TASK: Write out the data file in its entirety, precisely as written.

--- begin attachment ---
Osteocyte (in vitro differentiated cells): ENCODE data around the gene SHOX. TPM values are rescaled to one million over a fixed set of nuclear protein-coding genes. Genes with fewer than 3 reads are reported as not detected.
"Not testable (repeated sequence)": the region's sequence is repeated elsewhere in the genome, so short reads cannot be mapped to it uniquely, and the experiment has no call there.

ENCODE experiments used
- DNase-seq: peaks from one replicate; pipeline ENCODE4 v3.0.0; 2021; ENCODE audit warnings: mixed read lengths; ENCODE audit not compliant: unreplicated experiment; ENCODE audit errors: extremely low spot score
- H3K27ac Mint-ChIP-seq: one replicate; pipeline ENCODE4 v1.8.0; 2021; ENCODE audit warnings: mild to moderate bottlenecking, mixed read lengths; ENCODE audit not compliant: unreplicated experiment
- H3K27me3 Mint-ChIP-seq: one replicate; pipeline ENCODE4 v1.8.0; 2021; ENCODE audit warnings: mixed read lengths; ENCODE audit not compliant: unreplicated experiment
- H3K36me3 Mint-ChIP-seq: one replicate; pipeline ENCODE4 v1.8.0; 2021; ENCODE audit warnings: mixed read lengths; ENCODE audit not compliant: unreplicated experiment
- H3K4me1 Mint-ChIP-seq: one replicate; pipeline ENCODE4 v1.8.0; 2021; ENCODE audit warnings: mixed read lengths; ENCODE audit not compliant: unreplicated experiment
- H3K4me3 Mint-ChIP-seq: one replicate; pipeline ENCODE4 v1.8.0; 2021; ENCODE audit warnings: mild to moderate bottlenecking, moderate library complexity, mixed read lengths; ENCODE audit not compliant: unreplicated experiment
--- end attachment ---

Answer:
Osteocyte (in vitro differentiated cells): ENCODE data around the gene SHOX. TPM values are rescaled to one million over a fixed set of nuclear protein-coding genes. Genes with fewer than 3 reads are reported as not detected.
"Not testable (repeated sequence)": the region's sequence is repeated elsewhere in the genome, so short reads cannot be mapped to it uniquely, and the experiment has no call there.

ENCODE experiments used
- DNase-seq: peaks from one replicate; pipeline ENCODE4 v3.0.0; 2021; ENCODE audit warnings: mixed read lengths; ENCODE audit not compliant: unreplicated experiment; ENCODE audit errors: extremely low spot score
- H3K27ac Mint-ChIP-seq: one replicate; pipeline ENCODE4 v1.8.0; 2021; ENCODE audit warnings: mild to moderate bottlenecking, mixed read lengths; ENCODE audit not compliant: unreplicated experiment
- H3K27me3 Mint-ChIP-seq: one replicate; pipeline ENCODE4 v1.8.0; 2021; ENCODE audit warnings: mixed read lengths; ENCODE audit not compliant: unreplicated experiment
- H3K36me3 Mint-ChIP-seq: one replicate; pipeline ENCODE4 v1.8.0; 2021; ENCODE audit warnings: mixed read lengths; ENCODE audit not compliant: unreplicated experiment
- H3K4me1 Mint-ChIP-seq: one replicate; pipeline ENCODE4 v1.8.0; 2021; ENCODE audit warnings: mixed read lengths; ENCODE audit not compliant: unreplicated experiment
- H3K4me3 Mint-ChIP-seq: one replicate; pipeline ENCODE4 v1.8.0; 2021; ENCODE audit warnings: mild to moderate bottlenecking, moderate library complexity, mixed read lengths; ENCODE audit not compliant: unreplicated experiment